Saturday, May 1, 2010

Interpreting Chest X-rays

So, I received notice about a new book just out on the subject of interpreting chest X-rays. This ad was academic publisher spam. I'm in the humanities, for crying out loud! And yet, the cover of the book intrigued me aesthetically. It isn't often that you see orange and mauve backlighting the rib cage.:

It turns out there is a whole cottage industry of X-ray art. I love when science and art collide. This is why I'm so interested by information aesthetics and data art. But this book interested me for another reason. As an English professor I've been in the interpretation business for a long time. I wondered, what are the hermeneutical hurdles of other fields? And with something as inherently, literally fuzzy as X-rays, could I find in radiology a kinship with the anxieties of analysis that fuel so many discussions of art and literature? So I glanced at the table of contents.

And there it was, listed under Chapter 7 (on lung tumours), shining like a pearl swept up onto the sand by a friendly tide: "The solitary pulmonary nodule." Now, that might mean nothing to you (and semantically, it certainly meant nothing to me); but for someone who has a keen eye out for found pentameters (examples of iambic pentameter occurring unconsciously in the wild), this was pay dirt. Can you just hear that rhythm? Who cares what it means? That rhythm just sings: "the SOL i TAR y PUL mon AR y NOD ule." Now, purists will note that there is an extra, 11th syllable, unaccented at the end of the line. But that only paves the way for a feminine rhyme (...I'm thinking, "module"?) and has been perfectly acceptable in sonnets (Shakespeare's sonnet #20 is silly with them)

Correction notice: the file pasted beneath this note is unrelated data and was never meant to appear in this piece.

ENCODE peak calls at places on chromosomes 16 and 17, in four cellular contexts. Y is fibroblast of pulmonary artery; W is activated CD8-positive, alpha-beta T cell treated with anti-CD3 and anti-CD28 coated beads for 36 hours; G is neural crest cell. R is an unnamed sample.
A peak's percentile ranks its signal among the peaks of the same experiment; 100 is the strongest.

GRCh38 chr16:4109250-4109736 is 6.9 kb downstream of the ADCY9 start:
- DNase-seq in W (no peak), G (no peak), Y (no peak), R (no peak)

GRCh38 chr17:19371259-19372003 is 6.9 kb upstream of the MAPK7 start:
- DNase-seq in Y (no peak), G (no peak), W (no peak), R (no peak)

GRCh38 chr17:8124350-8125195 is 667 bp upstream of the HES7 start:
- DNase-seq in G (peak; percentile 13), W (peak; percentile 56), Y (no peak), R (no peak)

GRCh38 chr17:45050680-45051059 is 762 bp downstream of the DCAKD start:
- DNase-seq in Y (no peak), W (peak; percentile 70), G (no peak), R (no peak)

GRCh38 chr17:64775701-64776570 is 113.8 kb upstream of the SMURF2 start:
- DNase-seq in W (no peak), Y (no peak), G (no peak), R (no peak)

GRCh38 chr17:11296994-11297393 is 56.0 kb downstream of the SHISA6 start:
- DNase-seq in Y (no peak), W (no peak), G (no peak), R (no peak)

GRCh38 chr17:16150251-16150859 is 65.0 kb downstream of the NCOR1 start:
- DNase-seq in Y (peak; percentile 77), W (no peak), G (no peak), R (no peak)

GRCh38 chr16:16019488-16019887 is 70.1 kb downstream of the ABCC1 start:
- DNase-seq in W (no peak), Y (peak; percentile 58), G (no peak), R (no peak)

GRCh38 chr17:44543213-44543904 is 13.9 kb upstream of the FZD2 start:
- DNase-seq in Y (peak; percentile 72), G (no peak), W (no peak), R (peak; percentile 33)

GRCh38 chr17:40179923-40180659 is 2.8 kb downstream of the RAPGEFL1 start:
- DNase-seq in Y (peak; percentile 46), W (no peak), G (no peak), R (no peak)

Well, when one is writing a sonnet a day, a found pentameter is pretty much akin to a sign from the heavens. That's when I knew that I must explore the dark art of X-ray interpretation for my sonnet today.  (The image that follows is a chest X-ray that I overlapped with a Rorschach ink blot image to try to suggest the mystery of this sort of interpretation.)

Interpreting Chest X-rays
by Gideon Burton

Ignore the ribs, the diaphragm, the spine--
they orient our looking but distract.
Assess the lung expansion, any line
across the lobes? One part may have collapsed.
Now look for masses, lesions, cavities
for pleural thickening or asthma's signs.
Has emphysema left no travesties?
That does not set aside pneumonia's kind.
No diagonistic radiographer,
I hesitate with certainty to say,
but technically one is the soul's biographer
who tells the tales unveiled in chest X-rays.
     A solitary pulmonary nodule?
     Perhaps, but science darkly blurs its modules.
Feel free to copy, imitate, remix, or redistribute this poem as long as you give proper acknowledgment of authorship.


  1. Wow. You're a little strange. You know that, right?

  2. "I am the very model of a modern solitary pulmonary nodule."